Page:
Developed By: Matthias Linda Published By: Deck 13 Categories: RPG Release Date: 12.08.22
When I first heard of Chained Echoes earlier this year, it struck me as some sort of ambitious crossover between the likes of Final Fantasy and Fire Emblem. Those are two games that I really enjoy so I figured Chained Echoes would be no different, but my experience with the game ended up being even better than what I was hoping for.
For starters, the game looks really good for a game of this size. Chained Echoes uses 16-bit style graphics and many of the areas including buildings and sprites look really good. There are also some areas that have amazing looking dynamic backgrounds and there are other areas that have a lot of good looking movement such as flowing water or ultra moves.
The only concern that I had when it came to the graphics was that it was very easy to get lost. Sometimes it took too long to realize I was supposed to climb something because the texture was barely different. There were a few times where I wished there were better visual cues telling me where to go. However, the graphics as a whole were really good and they weren’t even the selling point for me to begin with. The three things that I was looking forward to the most were the gameplay, story, and music.
For a turn-based RPG, the gameplay of Chained Echoes is fantastic and there were two things that really stood out to me at the beginning. The first was that there was no long-winded tutorial like most games. I’ve played dozens of games where the tutorial locks you in for like 30 minutes where you’re only allowed to do what the game tells you or drawn-out stuff that the game holds your hand through.
With Chained Echoes, I was thrown right into the chaos at the very beginning. There were a few explanations here and there but you start the game right in the middle of a big battle and the mix of gameplay, story, and tutorial flowed smoothly. The other aspect that I really liked straight away was how quick the gameplay was.
There’s no waiting for a turn to end or watching a long battle animation before you can do anything. You attack, you get attacked, and the cycle repeats. It was easy to get multiple turns done in a matter of seconds because of this. The Overdrive feature and the ability to see enemies in the overworld also added a lot when it came to strategy.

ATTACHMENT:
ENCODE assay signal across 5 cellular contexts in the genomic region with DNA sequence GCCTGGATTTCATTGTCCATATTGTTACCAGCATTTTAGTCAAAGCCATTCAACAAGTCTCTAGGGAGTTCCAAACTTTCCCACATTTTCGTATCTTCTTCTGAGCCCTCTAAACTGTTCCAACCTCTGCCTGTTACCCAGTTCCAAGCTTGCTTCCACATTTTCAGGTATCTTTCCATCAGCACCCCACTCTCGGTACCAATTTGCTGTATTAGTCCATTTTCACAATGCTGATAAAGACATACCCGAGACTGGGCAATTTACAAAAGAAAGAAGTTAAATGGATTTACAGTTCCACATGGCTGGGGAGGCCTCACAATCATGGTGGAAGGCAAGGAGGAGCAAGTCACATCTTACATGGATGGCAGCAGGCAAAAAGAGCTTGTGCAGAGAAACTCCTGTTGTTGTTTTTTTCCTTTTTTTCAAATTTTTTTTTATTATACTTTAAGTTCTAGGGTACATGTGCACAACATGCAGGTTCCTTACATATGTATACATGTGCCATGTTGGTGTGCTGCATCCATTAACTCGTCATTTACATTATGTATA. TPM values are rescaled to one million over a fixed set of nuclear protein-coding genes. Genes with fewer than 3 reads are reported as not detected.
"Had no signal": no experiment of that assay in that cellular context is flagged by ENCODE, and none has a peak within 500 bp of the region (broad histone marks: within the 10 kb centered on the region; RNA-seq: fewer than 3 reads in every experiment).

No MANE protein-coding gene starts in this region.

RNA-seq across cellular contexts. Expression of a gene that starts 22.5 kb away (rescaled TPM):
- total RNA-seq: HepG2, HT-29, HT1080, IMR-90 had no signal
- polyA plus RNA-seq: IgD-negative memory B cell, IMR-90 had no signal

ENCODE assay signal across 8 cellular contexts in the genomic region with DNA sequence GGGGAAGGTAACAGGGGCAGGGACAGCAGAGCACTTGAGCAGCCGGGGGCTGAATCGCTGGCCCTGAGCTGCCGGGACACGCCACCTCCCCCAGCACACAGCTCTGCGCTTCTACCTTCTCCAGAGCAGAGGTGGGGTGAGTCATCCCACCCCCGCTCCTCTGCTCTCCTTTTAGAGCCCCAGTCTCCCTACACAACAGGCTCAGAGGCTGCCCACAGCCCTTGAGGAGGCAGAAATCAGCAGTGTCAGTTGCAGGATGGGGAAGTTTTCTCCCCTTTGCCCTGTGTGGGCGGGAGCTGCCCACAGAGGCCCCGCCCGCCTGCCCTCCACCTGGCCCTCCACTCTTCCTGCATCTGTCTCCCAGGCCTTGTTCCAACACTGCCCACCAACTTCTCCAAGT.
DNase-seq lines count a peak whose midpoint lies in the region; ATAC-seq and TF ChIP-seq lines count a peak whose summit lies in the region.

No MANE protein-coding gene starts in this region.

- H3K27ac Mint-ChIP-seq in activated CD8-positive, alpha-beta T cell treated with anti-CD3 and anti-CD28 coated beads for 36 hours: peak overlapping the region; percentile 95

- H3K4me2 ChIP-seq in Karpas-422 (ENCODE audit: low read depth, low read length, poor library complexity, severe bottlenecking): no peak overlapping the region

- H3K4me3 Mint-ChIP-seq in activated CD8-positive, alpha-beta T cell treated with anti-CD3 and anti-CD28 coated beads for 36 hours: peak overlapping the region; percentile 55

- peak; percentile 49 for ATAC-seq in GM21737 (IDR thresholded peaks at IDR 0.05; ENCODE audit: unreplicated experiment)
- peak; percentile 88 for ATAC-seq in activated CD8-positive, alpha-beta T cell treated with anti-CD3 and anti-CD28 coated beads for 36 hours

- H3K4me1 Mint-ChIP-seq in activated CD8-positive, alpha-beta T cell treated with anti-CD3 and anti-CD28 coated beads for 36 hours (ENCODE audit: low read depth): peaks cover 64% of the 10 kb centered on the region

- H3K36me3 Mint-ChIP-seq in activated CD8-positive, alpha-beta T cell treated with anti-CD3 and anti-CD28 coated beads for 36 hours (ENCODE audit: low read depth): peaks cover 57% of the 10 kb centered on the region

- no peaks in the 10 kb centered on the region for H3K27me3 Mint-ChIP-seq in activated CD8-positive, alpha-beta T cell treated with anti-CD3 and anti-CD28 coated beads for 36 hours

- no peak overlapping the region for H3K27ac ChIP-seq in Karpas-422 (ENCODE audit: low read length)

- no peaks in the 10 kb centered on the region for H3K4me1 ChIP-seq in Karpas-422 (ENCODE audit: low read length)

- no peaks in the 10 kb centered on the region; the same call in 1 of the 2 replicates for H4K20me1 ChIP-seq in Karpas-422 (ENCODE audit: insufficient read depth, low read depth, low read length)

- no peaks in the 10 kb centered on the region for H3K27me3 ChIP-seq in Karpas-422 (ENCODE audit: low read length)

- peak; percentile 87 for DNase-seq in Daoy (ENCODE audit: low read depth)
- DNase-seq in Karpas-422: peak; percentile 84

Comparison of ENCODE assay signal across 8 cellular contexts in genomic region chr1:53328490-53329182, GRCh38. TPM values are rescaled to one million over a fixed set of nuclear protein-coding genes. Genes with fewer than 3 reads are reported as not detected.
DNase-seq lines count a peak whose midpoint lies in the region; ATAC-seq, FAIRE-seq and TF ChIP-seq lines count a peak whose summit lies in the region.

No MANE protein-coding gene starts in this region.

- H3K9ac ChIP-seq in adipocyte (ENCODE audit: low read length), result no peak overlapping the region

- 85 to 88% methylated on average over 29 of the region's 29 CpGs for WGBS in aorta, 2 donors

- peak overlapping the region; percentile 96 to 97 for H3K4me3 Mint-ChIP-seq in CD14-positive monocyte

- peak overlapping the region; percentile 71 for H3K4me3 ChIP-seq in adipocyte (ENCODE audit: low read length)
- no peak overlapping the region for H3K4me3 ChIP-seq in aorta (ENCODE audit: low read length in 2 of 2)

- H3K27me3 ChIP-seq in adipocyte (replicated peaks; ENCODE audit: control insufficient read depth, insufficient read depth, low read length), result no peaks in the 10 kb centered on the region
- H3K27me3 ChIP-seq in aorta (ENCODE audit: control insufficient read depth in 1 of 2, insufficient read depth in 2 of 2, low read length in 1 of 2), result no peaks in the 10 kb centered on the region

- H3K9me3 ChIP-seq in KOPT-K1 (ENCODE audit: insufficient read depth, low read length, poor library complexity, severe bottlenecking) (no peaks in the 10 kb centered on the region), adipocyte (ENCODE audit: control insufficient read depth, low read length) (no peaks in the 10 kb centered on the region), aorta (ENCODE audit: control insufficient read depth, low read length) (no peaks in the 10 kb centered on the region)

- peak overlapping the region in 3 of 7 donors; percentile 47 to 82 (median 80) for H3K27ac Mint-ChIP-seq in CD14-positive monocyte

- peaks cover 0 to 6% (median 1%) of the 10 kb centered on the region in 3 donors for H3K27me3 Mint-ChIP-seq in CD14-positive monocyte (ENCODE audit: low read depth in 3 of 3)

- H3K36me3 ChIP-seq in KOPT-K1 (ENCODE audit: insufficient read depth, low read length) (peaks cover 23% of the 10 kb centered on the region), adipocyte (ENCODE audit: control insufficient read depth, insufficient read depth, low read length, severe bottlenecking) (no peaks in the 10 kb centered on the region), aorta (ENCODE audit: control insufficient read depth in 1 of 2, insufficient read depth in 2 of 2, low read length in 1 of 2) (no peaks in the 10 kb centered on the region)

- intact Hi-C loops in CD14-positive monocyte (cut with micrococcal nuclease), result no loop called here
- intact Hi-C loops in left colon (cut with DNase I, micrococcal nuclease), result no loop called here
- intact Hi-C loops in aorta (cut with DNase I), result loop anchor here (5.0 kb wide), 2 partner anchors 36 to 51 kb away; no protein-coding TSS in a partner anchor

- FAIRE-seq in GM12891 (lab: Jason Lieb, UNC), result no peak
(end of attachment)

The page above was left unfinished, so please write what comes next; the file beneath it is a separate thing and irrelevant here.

The most impressive aspect of gameplay is the MASSIVE skill system. This system serves as both an extensive skill tree AND a leveling system. There’s a ton of skills that can be unlocked and freely changed and each one can drastically your characters strength. For example, I spent close to an hour focusing on Lenne near the start of the game. There’s a whopping 48 skills that she can learn, which are evenly split between action skills, passive skills, and stat boosters.
You unlock each skill using stars and once you’ve unlocked a certain amount, the next batch of skills becomes unlockable. The very first skill that I unlocked for her was Wind Thrust. Not only did this give her a new move to use, it changed her stats as well. Her HP was increased by 5 and TP, Attack, Magic, Defense, and Mind all increased by one each. This is a solid alternative to your average RPG leveling system. Oh, and there’s giant mechs too.
For a game that relies so heavily on skills and mechs, there’s also a huge presence of varying weapons to choose from. You can choose between sword, spears, bows, rapiers, guns, amulets, gunspears, katanas, great swords, knuckles, anchors, and cards. There aren’t that many games that gives you this many options when it comes to weapons.
For each character, you can pick and choose which skills you want assigned, level those skills up, and play with weapons and equipment, among other kinds of items. This creates the perfect scenario for any gamer who can never get enough when it comes to customization options. It’s very easy to get lost in character customization and making sure that your party is the way you want it.
As for the story, I don’t want to spoil anything but there’s a lot to process. In the first hour alone, you’re going to read a ton of dialogue that fills you in on some of the characters and the state of the world. It’s a really solid story too with a ton of good world building and character moments.
There’s so much to love about Chained Echoes between the RPG elements and story, but my favorite aspect of the game has to be the music. Eddie Marianukroh composed a soundtrack that meshes with the overall atmosphere of the game really well. Not only are the songs really good, but there’s a lot of them too, 50 in total, bringing the total runtime of the soundtrack to a couple hours. I also find it to be a really nice touch that you can purchase the soundtrack. You can get all 50 songs from Marianukroh’s soundcloud for $10, which is a great deal for that many songs.
On the surface, Chained Echoes is an amazing game, but one that offers you an even better experience overall the more you play. It’s also a very budget friendly game because it’s only going to cost you $25. That’s really good for 30 to 50 hours but if you really focus on grinding and on party development, you might even get more hours out of the game. This is definitely a game that you should be picking up.
Buy Now: $24.99
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*Game Download Code graciously provided for the purpose of review